But at the same time, it just seemed kind of like an afterthought. It seemed like a knee-jerk thing. That it was like, “All right, let’s bring Donald Glover on. Let’s give him a little bit to do.” But then in the end of it, when it all shakes out, I feel like his episodes didn’t have a whole lot of bearing on the season as a whole, and it kind of comes off as problematic accessorizing of a minority group. This is a conversation we’ve been having in pop culture all year, this very worrisome thing about how white, heteronormative values, and people speaking from that perspective, are bringing other people’s perspectives in and using them as accessories—and I feel like some of the Donald Glover episodes could come off like that.
TV: At the same time I really feel like—again, looking at this as a short story show and I agree with you in most points—I think it was worth it for the scene basically where they break up. Where she is, essentially, saying that she does see him as an accessory to her life, and he is saying, “I think that you are a crazy person,” basically. I thought that that scene was worth some of the other stuff where it was just like, “Look at her cool, new, black boyfriend!” Where it really did feel like what they were doing was talking to all of the Salon articles that were written about them in season one, instead of trying to create organic television.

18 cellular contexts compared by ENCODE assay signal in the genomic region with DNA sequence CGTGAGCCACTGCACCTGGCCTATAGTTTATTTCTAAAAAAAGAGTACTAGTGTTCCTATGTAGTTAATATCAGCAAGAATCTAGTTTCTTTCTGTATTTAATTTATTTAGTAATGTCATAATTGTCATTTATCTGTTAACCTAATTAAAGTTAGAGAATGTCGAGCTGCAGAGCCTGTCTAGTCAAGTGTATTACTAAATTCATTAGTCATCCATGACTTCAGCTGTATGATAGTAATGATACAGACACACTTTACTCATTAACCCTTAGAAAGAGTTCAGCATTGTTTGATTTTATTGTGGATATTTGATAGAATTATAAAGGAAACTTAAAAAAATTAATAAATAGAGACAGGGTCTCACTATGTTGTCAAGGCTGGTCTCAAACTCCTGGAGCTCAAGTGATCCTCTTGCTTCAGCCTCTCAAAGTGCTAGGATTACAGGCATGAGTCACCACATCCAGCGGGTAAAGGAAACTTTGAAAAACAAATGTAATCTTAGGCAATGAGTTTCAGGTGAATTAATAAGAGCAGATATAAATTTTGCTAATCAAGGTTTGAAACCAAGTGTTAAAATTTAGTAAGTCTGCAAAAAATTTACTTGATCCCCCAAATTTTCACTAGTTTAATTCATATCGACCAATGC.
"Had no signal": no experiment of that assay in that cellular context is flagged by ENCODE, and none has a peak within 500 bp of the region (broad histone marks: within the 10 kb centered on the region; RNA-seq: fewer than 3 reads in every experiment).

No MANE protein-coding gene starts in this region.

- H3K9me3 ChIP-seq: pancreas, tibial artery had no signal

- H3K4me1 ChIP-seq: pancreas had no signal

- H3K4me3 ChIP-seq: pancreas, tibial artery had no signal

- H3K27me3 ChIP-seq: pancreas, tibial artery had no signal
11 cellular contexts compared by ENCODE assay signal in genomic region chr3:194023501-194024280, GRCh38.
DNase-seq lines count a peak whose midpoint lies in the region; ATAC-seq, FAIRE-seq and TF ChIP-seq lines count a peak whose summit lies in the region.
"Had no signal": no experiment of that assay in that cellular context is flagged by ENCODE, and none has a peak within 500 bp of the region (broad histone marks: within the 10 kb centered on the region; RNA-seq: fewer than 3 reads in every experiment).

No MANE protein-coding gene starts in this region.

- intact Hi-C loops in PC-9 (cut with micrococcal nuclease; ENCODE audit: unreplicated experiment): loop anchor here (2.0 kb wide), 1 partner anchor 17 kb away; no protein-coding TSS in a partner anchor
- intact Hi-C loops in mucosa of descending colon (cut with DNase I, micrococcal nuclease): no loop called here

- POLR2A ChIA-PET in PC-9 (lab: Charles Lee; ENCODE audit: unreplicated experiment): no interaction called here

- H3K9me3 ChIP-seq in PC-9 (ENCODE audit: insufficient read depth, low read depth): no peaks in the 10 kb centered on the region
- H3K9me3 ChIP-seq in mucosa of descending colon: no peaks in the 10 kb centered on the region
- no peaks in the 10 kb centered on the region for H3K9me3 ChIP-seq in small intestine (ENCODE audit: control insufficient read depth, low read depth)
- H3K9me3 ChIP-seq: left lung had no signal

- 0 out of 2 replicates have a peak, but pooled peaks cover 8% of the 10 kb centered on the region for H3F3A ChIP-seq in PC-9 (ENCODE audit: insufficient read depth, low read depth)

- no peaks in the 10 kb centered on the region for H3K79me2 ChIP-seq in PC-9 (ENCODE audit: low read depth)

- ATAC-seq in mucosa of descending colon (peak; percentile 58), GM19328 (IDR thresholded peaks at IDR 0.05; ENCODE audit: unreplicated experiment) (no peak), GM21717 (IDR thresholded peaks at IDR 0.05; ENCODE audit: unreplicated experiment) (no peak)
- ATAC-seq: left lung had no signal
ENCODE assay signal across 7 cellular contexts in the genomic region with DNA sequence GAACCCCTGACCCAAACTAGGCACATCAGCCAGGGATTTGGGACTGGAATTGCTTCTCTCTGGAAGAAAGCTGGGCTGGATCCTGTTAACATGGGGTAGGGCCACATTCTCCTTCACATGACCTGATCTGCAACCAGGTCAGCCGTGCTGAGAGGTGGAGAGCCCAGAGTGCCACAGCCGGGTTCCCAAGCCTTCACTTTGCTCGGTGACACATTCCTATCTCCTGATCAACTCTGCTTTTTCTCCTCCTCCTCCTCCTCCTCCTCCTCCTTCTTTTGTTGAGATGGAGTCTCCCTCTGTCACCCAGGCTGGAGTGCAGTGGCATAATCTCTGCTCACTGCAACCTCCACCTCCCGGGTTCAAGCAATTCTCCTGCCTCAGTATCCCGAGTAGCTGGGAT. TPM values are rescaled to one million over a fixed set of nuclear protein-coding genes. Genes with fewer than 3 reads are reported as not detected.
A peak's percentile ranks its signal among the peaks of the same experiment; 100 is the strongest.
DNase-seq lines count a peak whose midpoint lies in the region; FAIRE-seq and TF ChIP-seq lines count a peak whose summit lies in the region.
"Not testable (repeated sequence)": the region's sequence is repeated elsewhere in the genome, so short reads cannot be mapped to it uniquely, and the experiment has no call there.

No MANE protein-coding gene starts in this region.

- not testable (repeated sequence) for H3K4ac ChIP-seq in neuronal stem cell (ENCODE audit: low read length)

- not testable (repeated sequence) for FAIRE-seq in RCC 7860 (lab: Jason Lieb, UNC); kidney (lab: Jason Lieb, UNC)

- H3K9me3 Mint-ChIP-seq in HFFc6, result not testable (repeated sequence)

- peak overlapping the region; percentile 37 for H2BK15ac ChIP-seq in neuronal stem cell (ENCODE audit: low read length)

SS: Along those lines, this is where I start to get agitated about Girls—so just cut me off when I’m done. But I would have more patience with this show if I felt like it was not trying to deliberately piss me off about some things. Or to go off of that, Todd, I think that you very generously and maybe accurately really find most of the show’s decisions to be highly self-aware. I don’t think Girls is as self-aware as all that. I think there are times where it’s aware of the fact of how privileged of a perspective it portrays; and then there are times when it casts Donald Glover in what it seems to me like a totally bizarre and random way, where I’m not convinced. I’m really not sure if this show gets what’s going on.